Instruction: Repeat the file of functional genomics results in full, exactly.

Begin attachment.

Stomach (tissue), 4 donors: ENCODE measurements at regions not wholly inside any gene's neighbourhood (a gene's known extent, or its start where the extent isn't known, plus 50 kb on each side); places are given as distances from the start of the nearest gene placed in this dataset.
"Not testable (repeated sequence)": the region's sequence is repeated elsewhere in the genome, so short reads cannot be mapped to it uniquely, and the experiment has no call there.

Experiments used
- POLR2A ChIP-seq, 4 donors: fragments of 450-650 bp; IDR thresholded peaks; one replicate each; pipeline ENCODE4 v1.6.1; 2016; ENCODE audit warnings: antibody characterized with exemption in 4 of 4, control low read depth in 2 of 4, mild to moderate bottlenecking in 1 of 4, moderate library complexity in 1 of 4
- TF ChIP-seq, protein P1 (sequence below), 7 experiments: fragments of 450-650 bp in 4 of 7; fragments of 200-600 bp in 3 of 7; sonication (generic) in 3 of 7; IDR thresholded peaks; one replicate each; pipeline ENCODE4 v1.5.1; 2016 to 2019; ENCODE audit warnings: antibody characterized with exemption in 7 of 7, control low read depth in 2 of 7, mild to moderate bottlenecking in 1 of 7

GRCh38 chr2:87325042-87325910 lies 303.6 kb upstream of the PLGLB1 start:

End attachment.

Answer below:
Stomach (tissue), 4 donors: ENCODE measurements at regions not wholly inside any gene's neighbourhood (a gene's known extent, or its start where the extent isn't known, plus 50 kb on each side); places are given as distances from the start of the nearest gene placed in this dataset.
"Not testable (repeated sequence)": the region's sequence is repeated elsewhere in the genome, so short reads cannot be mapped to it uniquely, and the experiment has no call there.

Experiments used
- POLR2A ChIP-seq, 4 donors: fragments of 450-650 bp; IDR thresholded peaks; one replicate each; pipeline ENCODE4 v1.6.1; 2016; ENCODE audit warnings: antibody characterized with exemption in 4 of 4, control low read depth in 2 of 4, mild to moderate bottlenecking in 1 of 4, moderate library complexity in 1 of 4
- TF ChIP-seq, protein P1 (sequence below), 7 experiments: fragments of 450-650 bp in 4 of 7; fragments of 200-600 bp in 3 of 7; sonication (generic) in 3 of 7; IDR thresholded peaks; one replicate each; pipeline ENCODE4 v1.5.1; 2016 to 2019; ENCODE audit warnings: antibody characterized with exemption in 7 of 7, control low read depth in 2 of 7, mild to moderate bottlenecking in 1 of 7

GRCh38 chr2:87325042-87325910 lies 303.6 kb upstream of the PLGLB1 start: